Transportation Secretary Anthony Foxx says each step is a move in the right direction.
“There’s been such exponential growth in the excavation of this crude oil that it’s basically outrun our normal systems,” Foxx said in an interview. But Foxx, who became secretary four days before the Quebec disaster, added: “We’ve been focused on this since I came in. … We’re going to get this right.”
Defending the voluntary speed limits, Foxx said: “You have to understand that all these pieces fit together. So a stronger tank car with lower speeds is safer than a less strong tank car at higher speeds.”
Members of Congress are joining the call for more action.
“The boom in domestic oil production has turned many railways and small communities across our country into de facto oil pipelines, and the gold-rush-type phenomenon has unfortunately put our regulators behind the eight ball,” said Sen. Chuck Schumer (D-N.Y.), who has been pushing for stricter safety and disclosure rules. “It has become abundantly clear that there are a whole slew of freight rail safety measures that, while for many years have been moving through the gears of bureaucracy, must now be approved and implemented in haste.”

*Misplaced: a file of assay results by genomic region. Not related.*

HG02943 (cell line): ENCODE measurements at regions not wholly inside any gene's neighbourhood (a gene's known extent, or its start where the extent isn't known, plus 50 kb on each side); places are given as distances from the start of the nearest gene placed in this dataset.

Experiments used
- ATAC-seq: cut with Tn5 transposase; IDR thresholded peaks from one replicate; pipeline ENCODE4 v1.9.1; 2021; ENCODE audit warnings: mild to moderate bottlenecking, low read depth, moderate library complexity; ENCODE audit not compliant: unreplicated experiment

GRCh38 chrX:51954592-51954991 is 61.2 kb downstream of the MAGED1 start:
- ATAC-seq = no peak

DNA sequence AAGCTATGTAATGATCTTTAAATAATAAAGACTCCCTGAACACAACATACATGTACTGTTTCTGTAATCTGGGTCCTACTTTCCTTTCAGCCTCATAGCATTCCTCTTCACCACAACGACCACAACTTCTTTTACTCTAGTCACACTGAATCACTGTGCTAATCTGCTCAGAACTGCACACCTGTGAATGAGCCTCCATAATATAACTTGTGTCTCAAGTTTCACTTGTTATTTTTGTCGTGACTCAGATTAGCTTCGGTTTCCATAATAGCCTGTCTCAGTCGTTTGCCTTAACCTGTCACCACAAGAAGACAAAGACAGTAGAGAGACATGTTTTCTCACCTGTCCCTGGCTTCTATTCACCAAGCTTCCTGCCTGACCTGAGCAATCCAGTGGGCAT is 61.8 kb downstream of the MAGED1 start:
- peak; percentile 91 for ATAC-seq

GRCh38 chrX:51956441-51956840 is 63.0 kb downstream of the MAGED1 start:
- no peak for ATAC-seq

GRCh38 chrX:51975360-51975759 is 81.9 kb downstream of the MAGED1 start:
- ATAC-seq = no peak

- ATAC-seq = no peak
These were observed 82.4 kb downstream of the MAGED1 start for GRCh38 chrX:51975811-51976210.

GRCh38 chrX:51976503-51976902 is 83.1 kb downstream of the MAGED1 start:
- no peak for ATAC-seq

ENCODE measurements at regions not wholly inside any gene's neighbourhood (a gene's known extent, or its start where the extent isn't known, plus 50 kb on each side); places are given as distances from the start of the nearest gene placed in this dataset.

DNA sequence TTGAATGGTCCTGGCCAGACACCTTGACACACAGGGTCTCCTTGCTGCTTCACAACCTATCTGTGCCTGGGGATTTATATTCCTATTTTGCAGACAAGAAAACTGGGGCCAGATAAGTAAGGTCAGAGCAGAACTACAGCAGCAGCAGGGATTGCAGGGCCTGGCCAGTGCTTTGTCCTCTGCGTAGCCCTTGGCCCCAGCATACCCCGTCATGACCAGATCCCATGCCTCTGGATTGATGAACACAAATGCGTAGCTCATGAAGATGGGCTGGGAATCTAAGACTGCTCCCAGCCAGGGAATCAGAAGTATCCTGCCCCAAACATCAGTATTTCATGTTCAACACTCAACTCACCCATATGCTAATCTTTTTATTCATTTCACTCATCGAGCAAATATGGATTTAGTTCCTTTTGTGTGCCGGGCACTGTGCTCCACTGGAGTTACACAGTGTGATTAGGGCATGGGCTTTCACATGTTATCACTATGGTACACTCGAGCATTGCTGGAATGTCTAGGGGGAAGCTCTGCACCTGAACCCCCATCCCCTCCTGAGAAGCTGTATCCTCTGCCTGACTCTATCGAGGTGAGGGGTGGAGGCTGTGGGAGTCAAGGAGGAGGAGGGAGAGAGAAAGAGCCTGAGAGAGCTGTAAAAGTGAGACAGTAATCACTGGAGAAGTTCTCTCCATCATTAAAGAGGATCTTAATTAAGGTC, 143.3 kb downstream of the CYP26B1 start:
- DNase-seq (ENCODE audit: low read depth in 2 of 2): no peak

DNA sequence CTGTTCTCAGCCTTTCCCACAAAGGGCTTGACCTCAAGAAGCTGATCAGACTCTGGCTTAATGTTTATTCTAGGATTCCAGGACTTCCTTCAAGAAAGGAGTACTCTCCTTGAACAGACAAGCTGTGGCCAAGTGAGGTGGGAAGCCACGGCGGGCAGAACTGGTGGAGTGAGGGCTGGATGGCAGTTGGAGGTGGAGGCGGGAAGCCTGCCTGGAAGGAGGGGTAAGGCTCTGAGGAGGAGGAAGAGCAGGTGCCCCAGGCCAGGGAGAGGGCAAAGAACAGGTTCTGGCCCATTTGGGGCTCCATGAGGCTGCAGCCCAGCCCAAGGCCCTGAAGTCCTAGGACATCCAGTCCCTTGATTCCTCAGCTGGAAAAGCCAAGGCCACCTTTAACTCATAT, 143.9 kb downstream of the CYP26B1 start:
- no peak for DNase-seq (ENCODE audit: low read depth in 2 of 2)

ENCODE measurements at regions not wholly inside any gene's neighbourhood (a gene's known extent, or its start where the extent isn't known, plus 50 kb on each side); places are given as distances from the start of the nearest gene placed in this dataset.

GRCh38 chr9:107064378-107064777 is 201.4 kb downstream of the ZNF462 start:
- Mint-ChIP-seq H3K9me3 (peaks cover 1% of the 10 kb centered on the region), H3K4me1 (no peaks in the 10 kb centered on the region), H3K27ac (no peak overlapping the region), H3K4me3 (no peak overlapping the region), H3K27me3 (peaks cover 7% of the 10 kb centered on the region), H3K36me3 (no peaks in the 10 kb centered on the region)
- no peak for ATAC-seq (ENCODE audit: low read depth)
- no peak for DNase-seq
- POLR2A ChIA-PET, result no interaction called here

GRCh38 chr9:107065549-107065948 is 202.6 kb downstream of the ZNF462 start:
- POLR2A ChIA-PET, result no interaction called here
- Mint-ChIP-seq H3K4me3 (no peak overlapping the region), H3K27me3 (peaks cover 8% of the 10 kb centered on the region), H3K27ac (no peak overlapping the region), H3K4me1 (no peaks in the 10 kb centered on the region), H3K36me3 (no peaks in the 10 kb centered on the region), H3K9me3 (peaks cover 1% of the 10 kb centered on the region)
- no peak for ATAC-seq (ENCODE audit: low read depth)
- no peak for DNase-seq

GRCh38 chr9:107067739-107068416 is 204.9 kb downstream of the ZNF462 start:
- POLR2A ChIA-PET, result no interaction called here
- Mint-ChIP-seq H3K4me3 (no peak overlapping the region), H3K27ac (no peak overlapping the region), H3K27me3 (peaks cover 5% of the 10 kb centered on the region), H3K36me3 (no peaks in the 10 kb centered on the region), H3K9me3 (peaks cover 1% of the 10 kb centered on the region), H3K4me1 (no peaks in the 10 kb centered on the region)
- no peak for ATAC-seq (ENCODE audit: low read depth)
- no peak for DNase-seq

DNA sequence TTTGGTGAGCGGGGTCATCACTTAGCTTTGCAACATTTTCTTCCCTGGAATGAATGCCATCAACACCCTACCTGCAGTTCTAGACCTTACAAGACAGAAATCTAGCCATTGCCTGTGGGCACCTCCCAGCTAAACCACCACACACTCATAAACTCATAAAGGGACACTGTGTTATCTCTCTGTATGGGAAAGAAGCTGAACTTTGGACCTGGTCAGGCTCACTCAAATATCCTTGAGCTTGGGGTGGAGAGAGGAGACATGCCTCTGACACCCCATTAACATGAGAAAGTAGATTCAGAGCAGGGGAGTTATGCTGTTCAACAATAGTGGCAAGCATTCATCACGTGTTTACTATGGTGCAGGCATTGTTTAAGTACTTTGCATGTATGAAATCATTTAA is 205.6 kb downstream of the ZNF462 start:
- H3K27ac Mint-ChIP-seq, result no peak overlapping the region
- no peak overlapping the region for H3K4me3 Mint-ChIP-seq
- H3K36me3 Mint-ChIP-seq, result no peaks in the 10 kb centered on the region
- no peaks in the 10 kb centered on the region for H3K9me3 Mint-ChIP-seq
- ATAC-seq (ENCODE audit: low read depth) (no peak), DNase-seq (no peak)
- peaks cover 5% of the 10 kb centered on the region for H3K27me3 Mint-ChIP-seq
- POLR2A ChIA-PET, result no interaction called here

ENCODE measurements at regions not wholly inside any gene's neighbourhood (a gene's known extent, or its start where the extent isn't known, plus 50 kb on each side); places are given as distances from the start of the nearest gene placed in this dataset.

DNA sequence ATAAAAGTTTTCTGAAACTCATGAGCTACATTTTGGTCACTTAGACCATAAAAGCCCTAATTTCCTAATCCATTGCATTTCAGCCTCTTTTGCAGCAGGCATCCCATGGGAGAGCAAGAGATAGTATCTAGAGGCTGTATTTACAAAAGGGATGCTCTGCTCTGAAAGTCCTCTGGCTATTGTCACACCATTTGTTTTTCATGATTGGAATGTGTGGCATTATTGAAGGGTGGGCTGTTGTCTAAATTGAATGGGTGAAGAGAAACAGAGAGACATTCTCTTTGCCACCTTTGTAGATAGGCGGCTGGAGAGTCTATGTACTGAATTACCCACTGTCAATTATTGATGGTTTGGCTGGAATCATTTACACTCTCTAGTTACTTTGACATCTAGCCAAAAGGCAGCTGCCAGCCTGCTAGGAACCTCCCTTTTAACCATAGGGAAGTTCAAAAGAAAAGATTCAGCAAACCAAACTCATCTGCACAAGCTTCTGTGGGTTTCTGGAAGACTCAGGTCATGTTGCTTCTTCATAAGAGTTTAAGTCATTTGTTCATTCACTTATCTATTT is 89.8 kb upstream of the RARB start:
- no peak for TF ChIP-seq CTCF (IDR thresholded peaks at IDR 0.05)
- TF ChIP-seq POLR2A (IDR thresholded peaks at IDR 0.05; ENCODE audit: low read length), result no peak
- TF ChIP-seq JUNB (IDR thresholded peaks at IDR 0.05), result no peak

Sierra Club staff attorney Devorah Ancel said the rising damage toll should “ring alarm bells in the minds of our decision-makers, from cities all the way up to Congress and the president.”
“Our fear is that the regulators are being pushed over by the industry,” she said.
Like the oil boom itself, the surge in oil-train traffic has come much faster than anyone expected. Meanwhile, the trains face less onerous regulations than other ways of moving oil, including pipelines like TransCanada’s Keystone XL project.
Keystone, which would carry oil from Alberta to the Gulf Coast, has waited more than five years for a permit from the Obama administration while provoking a national debate about climate change. But no White House approval was needed for all the trains carrying Canadian oil into the United States. In fact, freight railroads in the U.S. are considered “common carriers” for hazardous materials, meaning they can’t refuse to ship it as long as it meets federal guidelines.